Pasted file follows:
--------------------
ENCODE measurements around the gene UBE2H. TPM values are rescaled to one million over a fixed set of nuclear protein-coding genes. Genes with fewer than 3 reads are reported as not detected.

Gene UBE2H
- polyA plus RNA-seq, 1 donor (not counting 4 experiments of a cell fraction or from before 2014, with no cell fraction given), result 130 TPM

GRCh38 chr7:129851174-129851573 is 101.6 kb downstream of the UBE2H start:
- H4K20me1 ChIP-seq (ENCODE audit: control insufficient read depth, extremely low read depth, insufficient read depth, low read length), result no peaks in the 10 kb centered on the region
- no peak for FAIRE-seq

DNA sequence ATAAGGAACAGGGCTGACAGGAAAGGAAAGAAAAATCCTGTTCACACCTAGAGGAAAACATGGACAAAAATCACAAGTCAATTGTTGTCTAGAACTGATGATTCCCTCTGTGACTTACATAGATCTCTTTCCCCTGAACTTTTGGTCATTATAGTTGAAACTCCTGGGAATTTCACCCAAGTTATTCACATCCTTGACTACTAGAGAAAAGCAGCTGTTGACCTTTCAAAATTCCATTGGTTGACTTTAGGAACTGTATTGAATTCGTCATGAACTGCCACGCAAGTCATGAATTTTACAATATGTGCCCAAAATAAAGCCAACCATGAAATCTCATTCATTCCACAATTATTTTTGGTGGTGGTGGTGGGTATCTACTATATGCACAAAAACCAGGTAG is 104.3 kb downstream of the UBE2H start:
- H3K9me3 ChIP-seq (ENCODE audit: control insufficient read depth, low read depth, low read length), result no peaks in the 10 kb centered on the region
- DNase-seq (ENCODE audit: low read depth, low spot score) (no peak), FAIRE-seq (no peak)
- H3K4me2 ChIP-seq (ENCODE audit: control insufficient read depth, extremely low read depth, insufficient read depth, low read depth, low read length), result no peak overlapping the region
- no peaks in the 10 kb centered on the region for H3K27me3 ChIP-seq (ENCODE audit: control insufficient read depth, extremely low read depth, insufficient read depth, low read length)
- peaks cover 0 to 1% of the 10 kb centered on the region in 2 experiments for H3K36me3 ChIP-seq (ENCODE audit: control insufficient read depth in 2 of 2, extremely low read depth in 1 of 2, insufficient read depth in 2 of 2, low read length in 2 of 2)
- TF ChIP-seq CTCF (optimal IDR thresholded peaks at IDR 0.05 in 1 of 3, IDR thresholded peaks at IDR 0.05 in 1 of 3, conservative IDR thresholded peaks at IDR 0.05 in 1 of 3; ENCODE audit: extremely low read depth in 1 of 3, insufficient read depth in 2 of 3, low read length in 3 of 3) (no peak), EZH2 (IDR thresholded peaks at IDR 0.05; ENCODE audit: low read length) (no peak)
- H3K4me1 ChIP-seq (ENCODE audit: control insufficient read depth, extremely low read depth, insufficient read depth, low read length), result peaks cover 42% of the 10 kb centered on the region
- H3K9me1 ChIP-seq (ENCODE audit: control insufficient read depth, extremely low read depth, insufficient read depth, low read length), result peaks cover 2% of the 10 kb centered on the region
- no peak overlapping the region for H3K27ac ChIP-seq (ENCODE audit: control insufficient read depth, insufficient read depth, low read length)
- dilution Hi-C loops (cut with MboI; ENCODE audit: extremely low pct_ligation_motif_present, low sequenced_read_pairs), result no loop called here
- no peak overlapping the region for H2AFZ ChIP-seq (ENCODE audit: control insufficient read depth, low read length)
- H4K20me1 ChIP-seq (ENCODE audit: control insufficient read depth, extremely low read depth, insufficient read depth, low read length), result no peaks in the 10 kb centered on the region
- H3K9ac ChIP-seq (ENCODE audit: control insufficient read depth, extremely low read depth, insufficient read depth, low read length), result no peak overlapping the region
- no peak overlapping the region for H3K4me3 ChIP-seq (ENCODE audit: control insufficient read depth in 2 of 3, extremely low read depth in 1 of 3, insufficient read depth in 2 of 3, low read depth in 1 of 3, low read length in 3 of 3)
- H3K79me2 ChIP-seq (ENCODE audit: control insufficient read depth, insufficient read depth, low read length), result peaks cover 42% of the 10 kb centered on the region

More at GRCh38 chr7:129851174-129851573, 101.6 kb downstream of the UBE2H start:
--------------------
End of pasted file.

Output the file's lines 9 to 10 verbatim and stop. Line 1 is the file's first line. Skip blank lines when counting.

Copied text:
- DNase-seq (ENCODE audit: low read depth, low spot score) (no peak), FAIRE-seq (no peak)
- H3K4me2 ChIP-seq (ENCODE audit: control insufficient read depth, extremely low read depth, insufficient read depth, low read depth, low read length), result no peak overlapping the region